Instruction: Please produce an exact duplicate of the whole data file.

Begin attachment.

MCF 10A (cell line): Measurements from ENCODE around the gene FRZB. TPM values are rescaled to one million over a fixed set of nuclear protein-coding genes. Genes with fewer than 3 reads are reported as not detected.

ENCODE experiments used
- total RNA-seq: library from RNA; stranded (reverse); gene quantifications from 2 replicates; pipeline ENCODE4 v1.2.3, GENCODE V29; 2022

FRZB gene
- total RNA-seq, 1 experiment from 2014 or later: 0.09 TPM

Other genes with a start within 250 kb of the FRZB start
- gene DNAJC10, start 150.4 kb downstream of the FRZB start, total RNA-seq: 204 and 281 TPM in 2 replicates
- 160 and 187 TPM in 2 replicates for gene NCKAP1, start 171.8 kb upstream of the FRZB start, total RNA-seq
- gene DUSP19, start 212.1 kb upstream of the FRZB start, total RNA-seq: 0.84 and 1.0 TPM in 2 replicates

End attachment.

MCF 10A (cell line): Measurements from ENCODE around the gene FRZB. TPM values are rescaled to one million over a fixed set of nuclear protein-coding genes. Genes with fewer than 3 reads are reported as not detected.

ENCODE experiments used
- total RNA-seq: library from RNA; stranded (reverse); gene quantifications from 2 replicates; pipeline ENCODE4 v1.2.3, GENCODE V29; 2022

FRZB gene
- total RNA-seq, 1 experiment from 2014 or later: 0.09 TPM

Other genes with a start within 250 kb of the FRZB start
- gene DNAJC10, start 150.4 kb downstream of the FRZB start, total RNA-seq: 204 and 281 TPM in 2 replicates
- 160 and 187 TPM in 2 replicates for gene NCKAP1, start 171.8 kb upstream of the FRZB start, total RNA-seq
- gene DUSP19, start 212.1 kb upstream of the FRZB start, total RNA-seq: 0.84 and 1.0 TPM in 2 replicates